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NERO Projects H8 Rocket Canards

The H8 Canards

The canard control experiment of the H8 consists of a mechanical aspect (the canard, torque motor and mounting/alignment), an aerodynamics aspect (geometry of the rocket inclusive fins and canards, calculation of moments and forces), and an electrical aspect (motor controller, safe/arm/inhibit, power provision). Below, the focus will be on the electrical design aspect of the experiment and the motor selection criteria. For the pitch axis control two identical canards are mounted at opposite sides of the rocket body. Each canard is controlled by a dedicated motor. Canard deflections are (for this experiment) programmed to be always in the same direction.

Take a look at the canards of the H8. Two of them - positioned in opposite directions - are controllable, the other two fixed.

Major design drivers for the canard controller are:
  • - Worst case torque to be delivered by the motors, and the duration of pre lift-off condition.
  • - Size, dimension and mass constraints for the motors.
  • - Accuracy and speed of the motors.
  • - Fail/safe operation.

Typically, for modern fin controller systems, electrical servo actuators are used. Servo actuators are compact, closed-loop modules comprising an (electrical) motor and associated gearbox, position/speed sensing device (potmeters/encoders) and an electrical control system that makes the motor drive meet a given position or speed setpoint. Cheap, compact and lightweight servo actuators are widely used in RC model cars and aircraft. Unfortunately, a review of the specifications of these servo's points out that they are not particularly suitable for application as canard controller in the H8. Main objections are:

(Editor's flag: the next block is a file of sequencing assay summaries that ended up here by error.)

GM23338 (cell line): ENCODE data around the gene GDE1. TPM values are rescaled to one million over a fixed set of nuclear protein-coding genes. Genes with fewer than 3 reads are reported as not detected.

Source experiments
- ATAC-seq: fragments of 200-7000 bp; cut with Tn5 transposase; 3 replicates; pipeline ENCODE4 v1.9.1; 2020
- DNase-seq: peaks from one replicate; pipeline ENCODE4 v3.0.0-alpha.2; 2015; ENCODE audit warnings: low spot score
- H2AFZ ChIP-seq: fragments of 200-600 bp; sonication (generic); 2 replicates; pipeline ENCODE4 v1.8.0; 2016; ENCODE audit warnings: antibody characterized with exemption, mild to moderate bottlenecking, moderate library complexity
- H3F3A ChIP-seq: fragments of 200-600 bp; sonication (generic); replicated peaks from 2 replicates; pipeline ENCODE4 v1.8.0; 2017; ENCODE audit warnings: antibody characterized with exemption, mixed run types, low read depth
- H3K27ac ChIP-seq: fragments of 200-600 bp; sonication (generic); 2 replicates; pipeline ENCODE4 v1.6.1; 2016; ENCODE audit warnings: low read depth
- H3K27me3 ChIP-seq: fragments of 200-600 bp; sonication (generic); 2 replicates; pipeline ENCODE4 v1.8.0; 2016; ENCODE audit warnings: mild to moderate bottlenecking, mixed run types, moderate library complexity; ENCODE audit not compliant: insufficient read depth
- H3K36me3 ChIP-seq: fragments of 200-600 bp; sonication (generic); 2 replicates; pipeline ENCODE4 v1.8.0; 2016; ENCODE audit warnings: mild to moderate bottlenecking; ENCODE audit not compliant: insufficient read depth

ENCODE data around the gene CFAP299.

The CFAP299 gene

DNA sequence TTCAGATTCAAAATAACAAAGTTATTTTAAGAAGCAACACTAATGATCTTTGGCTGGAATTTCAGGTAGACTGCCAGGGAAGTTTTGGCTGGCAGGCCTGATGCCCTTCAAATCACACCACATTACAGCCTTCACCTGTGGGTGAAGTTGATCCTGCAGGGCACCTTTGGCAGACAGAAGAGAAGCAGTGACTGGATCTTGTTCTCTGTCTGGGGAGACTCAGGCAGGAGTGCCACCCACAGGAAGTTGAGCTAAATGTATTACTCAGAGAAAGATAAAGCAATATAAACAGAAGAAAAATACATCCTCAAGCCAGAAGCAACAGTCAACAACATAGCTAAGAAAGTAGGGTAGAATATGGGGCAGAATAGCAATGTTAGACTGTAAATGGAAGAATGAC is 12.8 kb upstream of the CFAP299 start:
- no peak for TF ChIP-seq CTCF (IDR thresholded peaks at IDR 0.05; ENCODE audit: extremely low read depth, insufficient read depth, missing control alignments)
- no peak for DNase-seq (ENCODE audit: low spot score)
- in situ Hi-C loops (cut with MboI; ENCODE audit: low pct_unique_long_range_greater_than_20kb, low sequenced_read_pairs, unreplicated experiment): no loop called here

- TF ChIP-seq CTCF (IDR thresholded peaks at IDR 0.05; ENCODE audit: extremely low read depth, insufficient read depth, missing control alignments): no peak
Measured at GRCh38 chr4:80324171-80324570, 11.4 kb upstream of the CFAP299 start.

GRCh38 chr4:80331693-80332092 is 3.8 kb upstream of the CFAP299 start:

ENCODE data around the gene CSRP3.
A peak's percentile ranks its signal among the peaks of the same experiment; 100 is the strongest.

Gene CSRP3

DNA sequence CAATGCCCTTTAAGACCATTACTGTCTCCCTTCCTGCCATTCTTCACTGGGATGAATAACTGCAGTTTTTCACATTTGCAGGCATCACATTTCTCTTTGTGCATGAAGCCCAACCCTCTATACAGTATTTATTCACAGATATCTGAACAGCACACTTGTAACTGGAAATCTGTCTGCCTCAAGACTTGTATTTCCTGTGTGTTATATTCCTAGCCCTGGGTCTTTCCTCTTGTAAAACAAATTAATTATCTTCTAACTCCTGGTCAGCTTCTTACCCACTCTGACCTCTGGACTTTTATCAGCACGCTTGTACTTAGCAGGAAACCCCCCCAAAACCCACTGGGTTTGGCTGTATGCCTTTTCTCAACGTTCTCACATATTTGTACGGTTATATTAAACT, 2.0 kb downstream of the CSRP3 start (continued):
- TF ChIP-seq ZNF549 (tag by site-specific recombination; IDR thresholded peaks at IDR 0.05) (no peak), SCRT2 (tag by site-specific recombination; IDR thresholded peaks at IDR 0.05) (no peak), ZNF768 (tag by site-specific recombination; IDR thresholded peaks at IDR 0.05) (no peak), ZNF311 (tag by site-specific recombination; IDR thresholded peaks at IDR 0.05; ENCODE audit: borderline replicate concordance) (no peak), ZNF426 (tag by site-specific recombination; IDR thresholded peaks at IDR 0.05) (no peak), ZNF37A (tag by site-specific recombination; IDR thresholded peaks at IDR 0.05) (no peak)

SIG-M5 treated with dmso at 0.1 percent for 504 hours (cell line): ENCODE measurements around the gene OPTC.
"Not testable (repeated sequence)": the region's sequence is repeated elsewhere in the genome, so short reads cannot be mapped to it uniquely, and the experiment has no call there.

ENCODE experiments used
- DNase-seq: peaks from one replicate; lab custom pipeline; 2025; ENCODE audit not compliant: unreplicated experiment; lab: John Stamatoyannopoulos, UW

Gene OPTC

1. they have too large backlash (measured up to 2) in the gearbox,
  2. the potentiometers are potentially sensitive to vibration and form part of the control loop, thereby increasing the risk of noise/spikes,
  3. the high accuracy devices that are available are too big to fit in the half diameter of the rocket body.
  4. they are controlled by analogue pulse with modulation circuits that are basically inaccurate and sensitive to drift and noise. Professional servo's are very expensive c.q. not affordable and home-designed servo's require complex mechanical construction.

For the H8 an alternative type of motor has been chosen, namely a step motor. Each canard is directly mounted on the rotor of a step motor. The step motor is driven by a dedicated step motor power control circuit. Advantages of the step motor relative to the RC servo's are:

  1. very accurate positioning and positioning stability (better than 0,1),
  2. very fast stepping, typically 1,8 degree in 5 ms,
  3. simple microprocessor control by providing discrete clockwise/counter clockwise clock pulses.

The stepmotors also have a number of characteristic disadvantages:

  1. there is no absolute feedback of angular position so if power is lost, the absolute position is lost or at least unknown,
  2. in order to maintain position the coils or 'phases' have to be powered continuously with requires a high amount of on-board stored electrical energy.